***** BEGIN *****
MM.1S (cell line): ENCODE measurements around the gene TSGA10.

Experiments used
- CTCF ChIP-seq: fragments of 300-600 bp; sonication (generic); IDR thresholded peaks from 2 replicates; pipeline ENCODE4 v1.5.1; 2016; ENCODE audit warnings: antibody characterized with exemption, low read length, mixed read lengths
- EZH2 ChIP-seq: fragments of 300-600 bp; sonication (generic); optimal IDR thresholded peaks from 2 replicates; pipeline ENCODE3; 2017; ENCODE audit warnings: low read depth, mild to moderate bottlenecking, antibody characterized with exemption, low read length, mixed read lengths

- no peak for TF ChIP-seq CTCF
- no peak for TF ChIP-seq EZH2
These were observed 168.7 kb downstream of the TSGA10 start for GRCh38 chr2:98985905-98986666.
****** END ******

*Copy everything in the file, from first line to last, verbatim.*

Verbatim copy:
MM.1S (cell line): ENCODE measurements around the gene TSGA10.

Experiments used
- CTCF ChIP-seq: fragments of 300-600 bp; sonication (generic); IDR thresholded peaks from 2 replicates; pipeline ENCODE4 v1.5.1; 2016; ENCODE audit warnings: antibody characterized with exemption, low read length, mixed read lengths
- EZH2 ChIP-seq: fragments of 300-600 bp; sonication (generic); optimal IDR thresholded peaks from 2 replicates; pipeline ENCODE3; 2017; ENCODE audit warnings: low read depth, mild to moderate bottlenecking, antibody characterized with exemption, low read length, mixed read lengths

- no peak for TF ChIP-seq CTCF
- no peak for TF ChIP-seq EZH2
These were observed 168.7 kb downstream of the TSGA10 start for GRCh38 chr2:98985905-98986666.